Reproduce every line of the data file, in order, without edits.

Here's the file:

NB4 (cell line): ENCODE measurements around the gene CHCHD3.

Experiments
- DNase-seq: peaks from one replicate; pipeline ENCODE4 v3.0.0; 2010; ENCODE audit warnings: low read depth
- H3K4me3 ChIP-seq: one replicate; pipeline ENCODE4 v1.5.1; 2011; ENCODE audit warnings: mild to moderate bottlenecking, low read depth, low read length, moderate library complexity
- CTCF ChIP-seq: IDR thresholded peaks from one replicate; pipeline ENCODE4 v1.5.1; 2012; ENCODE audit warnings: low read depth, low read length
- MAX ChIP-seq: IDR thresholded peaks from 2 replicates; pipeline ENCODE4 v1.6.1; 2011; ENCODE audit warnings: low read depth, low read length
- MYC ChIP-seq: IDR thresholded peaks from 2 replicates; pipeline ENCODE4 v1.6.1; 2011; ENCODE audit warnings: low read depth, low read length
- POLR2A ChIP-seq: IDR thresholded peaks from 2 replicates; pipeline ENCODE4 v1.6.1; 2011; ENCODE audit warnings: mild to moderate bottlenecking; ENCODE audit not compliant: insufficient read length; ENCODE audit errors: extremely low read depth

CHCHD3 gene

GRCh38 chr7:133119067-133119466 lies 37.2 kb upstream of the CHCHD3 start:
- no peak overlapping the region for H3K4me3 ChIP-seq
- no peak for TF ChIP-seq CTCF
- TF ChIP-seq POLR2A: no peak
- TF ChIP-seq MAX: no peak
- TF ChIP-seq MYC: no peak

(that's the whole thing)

NB4 (cell line): ENCODE measurements around the gene CHCHD3.

Experiments
- DNase-seq: peaks from one replicate; pipeline ENCODE4 v3.0.0; 2010; ENCODE audit warnings: low read depth
- H3K4me3 ChIP-seq: one replicate; pipeline ENCODE4 v1.5.1; 2011; ENCODE audit warnings: mild to moderate bottlenecking, low read depth, low read length, moderate library complexity
- CTCF ChIP-seq: IDR thresholded peaks from one replicate; pipeline ENCODE4 v1.5.1; 2012; ENCODE audit warnings: low read depth, low read length
- MAX ChIP-seq: IDR thresholded peaks from 2 replicates; pipeline ENCODE4 v1.6.1; 2011; ENCODE audit warnings: low read depth, low read length
- MYC ChIP-seq: IDR thresholded peaks from 2 replicates; pipeline ENCODE4 v1.6.1; 2011; ENCODE audit warnings: low read depth, low read length
- POLR2A ChIP-seq: IDR thresholded peaks from 2 replicates; pipeline ENCODE4 v1.6.1; 2011; ENCODE audit warnings: mild to moderate bottlenecking; ENCODE audit not compliant: insufficient read length; ENCODE audit errors: extremely low read depth

CHCHD3 gene

GRCh38 chr7:133119067-133119466 lies 37.2 kb upstream of the CHCHD3 start:
- no peak overlapping the region for H3K4me3 ChIP-seq
- no peak for TF ChIP-seq CTCF
- TF ChIP-seq POLR2A: no peak
- TF ChIP-seq MAX: no peak
- TF ChIP-seq MYC: no peak